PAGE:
War Re-Framed

(from LMCC LowDown, Summer 2003)

 

 

I would like to discuss two contrasting forms of mediation in relation to

the use of images of war: the form which occurs through over-exposure

to images via news and television, and the kind that results through

absence or long-term inaccessibility, as with government classification

and partial declassification. Much has been written about image saturation

in the media, but there has been no study that I know of to determine

the potency of secrecy as a form of mediation vis-à-vis the viewing public,

or the general psychological effects of declassification.

 

As a painter who uses media imagery as well as declassified government

photographs as primary source material, I am interested in the relationship

of these mediating forces to the myth of the photograph as "proof," since it

continues to underscore our perception of all media images. Artists take it

for granted that images are constructs; but when it comes to photographs,

people generally forget this, despite what is known about photographic

manipulation, digital or otherwise. We know that the camera is never

neutral—there is either someone holding it, or steering it remotely, or

else downloading and framing the contents of its transmission so it may

be interpreted and acted upon—and yet we still regard the photograph as

a mechanical, factual document. How might either of these two kinds of

mediation—over-abundance versus secrecy—affect this myth of

photographic objectivity?

 

I’ve been developing The Bomb Project (www.thebombproject.org), an online

nuclear resource for artists that grew out of image research for a series of

paintings.  The project raises a number of questions regarding the possible

effects of government secrecy on our perception of past events via new

knowledge from declassified imagery. For instance, how can we digest the fact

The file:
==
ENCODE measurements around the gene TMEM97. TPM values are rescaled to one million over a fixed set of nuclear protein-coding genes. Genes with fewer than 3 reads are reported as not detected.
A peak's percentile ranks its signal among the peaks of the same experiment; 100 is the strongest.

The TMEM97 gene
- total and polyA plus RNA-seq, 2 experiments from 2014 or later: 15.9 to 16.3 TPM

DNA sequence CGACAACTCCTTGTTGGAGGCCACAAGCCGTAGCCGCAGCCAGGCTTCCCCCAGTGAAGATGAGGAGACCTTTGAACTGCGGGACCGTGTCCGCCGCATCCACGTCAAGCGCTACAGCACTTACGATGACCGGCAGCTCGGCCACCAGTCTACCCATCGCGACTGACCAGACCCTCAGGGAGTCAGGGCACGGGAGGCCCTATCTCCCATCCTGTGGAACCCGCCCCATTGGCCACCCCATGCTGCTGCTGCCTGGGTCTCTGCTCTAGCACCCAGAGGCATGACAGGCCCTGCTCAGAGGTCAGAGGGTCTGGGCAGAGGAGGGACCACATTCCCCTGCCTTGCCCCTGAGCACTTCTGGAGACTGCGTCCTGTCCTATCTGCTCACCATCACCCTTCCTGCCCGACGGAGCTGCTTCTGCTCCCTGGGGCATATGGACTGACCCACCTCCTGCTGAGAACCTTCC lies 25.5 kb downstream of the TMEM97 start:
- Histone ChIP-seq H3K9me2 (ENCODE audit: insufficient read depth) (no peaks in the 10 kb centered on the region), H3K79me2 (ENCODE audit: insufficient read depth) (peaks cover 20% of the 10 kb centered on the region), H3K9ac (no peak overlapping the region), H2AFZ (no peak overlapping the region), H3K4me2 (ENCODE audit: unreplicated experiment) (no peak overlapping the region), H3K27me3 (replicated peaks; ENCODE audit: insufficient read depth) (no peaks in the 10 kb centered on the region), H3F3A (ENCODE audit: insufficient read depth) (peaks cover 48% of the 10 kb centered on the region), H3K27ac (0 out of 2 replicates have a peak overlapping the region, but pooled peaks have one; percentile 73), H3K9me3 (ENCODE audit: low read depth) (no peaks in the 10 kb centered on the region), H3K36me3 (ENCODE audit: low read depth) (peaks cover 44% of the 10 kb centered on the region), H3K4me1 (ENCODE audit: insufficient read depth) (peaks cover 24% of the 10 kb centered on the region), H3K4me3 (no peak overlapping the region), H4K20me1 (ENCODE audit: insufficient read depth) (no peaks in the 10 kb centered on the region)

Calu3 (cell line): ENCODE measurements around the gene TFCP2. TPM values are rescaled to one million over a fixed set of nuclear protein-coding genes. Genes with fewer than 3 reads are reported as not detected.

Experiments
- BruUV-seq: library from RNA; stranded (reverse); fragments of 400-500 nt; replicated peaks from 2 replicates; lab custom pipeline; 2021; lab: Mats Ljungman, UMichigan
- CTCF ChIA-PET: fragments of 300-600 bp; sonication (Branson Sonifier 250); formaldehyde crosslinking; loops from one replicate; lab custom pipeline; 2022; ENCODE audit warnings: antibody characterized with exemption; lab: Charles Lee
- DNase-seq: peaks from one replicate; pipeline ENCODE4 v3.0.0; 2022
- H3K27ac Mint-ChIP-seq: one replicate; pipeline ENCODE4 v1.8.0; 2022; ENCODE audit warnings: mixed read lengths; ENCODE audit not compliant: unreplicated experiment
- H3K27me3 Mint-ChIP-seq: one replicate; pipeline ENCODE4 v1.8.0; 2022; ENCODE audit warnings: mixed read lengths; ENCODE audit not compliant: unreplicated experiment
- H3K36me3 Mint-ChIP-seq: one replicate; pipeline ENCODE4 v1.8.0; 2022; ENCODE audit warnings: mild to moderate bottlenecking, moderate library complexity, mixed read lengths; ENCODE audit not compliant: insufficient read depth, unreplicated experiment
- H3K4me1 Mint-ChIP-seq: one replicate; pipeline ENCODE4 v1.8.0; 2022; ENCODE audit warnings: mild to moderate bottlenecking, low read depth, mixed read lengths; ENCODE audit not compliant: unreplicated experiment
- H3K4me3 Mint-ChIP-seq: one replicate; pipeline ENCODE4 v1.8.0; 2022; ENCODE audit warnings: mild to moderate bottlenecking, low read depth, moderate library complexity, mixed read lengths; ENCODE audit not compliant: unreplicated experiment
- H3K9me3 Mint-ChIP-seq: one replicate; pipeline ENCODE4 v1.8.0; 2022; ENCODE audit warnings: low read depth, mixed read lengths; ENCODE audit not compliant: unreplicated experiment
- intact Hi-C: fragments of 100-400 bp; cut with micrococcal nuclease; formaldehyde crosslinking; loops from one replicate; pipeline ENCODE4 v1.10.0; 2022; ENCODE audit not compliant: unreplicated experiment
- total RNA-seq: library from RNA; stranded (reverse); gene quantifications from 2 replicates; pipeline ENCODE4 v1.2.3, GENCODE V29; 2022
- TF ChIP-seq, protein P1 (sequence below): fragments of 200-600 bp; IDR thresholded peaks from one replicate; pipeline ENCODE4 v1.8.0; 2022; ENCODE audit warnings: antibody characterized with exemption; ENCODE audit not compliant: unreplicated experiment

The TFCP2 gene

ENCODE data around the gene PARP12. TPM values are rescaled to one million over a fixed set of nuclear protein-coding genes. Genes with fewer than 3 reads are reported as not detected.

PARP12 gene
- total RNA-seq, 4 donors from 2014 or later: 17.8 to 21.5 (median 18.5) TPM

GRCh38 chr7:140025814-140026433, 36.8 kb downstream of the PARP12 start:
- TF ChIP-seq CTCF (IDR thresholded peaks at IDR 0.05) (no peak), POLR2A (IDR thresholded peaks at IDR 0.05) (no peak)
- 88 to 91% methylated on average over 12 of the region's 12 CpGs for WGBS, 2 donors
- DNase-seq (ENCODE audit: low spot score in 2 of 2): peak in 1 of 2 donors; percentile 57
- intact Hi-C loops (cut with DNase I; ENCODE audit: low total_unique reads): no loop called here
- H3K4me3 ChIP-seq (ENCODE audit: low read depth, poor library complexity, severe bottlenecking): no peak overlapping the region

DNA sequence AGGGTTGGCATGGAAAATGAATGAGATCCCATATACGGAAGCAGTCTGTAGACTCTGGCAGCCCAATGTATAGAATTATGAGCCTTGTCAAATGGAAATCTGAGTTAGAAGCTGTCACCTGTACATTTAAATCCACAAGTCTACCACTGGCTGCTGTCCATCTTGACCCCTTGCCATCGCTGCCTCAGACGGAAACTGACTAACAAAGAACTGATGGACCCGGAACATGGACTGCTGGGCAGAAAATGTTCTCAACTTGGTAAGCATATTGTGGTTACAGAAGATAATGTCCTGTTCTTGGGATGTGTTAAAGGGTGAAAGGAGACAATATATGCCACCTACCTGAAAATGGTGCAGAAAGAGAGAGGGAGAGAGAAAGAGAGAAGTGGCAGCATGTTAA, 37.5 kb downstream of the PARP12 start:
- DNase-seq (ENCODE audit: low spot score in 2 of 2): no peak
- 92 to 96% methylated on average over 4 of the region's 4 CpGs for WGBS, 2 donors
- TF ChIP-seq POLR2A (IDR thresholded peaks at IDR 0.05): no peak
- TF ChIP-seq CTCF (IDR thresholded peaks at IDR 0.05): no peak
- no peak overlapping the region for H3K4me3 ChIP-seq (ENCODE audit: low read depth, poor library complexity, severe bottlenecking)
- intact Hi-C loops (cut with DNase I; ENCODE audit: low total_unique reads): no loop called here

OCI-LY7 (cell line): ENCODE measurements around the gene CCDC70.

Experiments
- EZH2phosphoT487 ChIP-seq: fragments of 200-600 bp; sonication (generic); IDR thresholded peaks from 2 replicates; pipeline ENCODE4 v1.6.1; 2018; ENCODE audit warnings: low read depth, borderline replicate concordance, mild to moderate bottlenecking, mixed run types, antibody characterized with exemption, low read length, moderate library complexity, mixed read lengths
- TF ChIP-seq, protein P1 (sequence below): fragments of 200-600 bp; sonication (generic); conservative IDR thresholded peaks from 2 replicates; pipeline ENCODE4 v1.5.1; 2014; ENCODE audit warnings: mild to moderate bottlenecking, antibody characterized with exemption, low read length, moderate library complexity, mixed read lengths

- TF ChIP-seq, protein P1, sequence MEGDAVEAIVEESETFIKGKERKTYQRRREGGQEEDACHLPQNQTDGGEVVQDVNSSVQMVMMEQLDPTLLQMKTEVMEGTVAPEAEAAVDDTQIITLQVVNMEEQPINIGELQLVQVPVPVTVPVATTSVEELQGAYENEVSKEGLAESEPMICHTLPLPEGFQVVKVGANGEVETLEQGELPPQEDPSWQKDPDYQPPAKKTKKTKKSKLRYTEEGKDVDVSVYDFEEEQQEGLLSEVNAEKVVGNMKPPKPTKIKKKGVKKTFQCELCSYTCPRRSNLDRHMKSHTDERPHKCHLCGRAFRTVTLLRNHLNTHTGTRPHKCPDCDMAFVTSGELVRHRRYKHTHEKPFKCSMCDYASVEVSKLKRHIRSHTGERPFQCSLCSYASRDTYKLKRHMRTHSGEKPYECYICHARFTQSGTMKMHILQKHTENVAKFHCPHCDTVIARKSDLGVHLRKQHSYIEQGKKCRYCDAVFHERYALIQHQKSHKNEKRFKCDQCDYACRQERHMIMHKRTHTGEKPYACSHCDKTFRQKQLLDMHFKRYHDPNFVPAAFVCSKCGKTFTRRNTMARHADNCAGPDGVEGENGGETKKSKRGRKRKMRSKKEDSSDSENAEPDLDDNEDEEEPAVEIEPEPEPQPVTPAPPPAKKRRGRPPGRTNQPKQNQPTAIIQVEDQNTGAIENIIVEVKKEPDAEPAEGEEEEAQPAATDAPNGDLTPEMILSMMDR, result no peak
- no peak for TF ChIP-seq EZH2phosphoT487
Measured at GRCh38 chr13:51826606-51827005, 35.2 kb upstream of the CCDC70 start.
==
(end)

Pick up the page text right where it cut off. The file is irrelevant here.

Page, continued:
that miles of film footage and still imagery of hundreds of nuclear tests were

hidden from the public for decades, and how does that affect how we look at

these images/events now?  If we have become a viewing public that only thrills

in real-time broadcast of disaster and war, how are we to make sense of these

images of a half-century ago? Do these photographs of historical events seem

unreal because they weren’t disclosed until decades after the events they

depict? Does declassification itself become a mediating factor, dovetailing

neatly with psychic numbing and public denial?

 

Our government is as secretive as ever, but more apt to deploy a great array

of imagery in the public domain. This seeming over-abundance is itself an act

of mediation, but of a subtler order. A good example of this would be the

television transmissions from the First Gulf War—the “CNN War”—and the

illusion that we were privy to the totality of the war. Only years later were other,

less triumphalist and gruesome images declassified for public consumption. 

Of course, their meaning and impact on the viewing public at the time would

have been more significant than it is now.

 

Can creative practice offer us an alternative in the way we access and respond

to mediated image sources? By re-appropriating as creative raw material

images that have been mediated according to untold agendas, we may

stand a chance of internalizing and understanding the events they depict.

 

 

 

 

Joy Garnett participated in the recent The Future of War conference organized by our new-media

initiative Thundergulch with The New School (see LowDown, spring 2003).  She is an artist living

and working in New York and is represented by Debs & Co. Her paintings depict media images of

technology and disaster. She recently curated the traveling exhibition Night Vision, made possible

in part by the Manhattan Community Arts Fund/New York Department of Cultural Affairs, administered

by LMCC.      

 

 

 

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